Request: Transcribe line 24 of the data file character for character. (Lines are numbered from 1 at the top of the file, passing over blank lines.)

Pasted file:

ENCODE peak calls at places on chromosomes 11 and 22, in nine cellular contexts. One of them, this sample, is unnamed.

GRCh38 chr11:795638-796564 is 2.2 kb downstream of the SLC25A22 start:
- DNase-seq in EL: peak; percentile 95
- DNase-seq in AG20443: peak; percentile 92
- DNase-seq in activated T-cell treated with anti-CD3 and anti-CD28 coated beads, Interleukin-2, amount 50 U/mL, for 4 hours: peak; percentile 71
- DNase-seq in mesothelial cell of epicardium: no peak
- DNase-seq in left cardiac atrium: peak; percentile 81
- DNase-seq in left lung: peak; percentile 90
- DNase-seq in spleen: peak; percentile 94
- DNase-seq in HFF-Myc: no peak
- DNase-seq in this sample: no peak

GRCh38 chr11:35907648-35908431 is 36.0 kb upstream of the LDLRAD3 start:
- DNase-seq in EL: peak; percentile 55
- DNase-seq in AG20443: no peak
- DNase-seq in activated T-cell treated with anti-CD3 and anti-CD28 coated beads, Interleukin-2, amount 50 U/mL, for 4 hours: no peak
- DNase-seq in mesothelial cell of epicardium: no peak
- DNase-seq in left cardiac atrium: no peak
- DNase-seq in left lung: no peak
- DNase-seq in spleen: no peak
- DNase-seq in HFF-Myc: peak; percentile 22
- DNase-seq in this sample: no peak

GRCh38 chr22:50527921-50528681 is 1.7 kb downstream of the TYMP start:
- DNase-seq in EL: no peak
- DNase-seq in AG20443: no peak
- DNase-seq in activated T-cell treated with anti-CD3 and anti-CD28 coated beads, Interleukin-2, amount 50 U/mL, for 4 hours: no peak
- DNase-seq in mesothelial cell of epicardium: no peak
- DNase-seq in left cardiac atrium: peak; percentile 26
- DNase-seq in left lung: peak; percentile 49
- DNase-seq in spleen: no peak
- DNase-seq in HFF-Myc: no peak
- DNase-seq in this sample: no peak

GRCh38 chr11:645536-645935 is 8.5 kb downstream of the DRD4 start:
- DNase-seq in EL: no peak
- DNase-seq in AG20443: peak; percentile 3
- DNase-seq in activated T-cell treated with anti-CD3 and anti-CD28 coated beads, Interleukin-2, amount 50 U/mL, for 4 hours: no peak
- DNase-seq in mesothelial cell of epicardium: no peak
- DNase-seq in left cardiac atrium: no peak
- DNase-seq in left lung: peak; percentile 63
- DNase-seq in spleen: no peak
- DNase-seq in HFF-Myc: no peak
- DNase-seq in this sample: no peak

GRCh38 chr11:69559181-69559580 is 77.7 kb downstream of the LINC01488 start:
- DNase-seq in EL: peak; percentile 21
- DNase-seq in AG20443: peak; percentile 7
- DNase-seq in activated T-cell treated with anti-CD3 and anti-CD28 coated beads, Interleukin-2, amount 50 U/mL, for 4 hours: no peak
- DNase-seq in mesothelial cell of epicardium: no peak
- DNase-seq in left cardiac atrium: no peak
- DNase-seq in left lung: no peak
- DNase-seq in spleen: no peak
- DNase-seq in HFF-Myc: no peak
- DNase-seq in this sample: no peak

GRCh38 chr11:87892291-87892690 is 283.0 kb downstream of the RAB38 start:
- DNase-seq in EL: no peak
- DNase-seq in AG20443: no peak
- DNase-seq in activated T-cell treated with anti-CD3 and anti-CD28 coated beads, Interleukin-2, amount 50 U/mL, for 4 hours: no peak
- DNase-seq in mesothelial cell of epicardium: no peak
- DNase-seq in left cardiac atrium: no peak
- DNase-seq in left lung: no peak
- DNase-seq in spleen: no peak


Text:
- DNase-seq in AG20443: no peak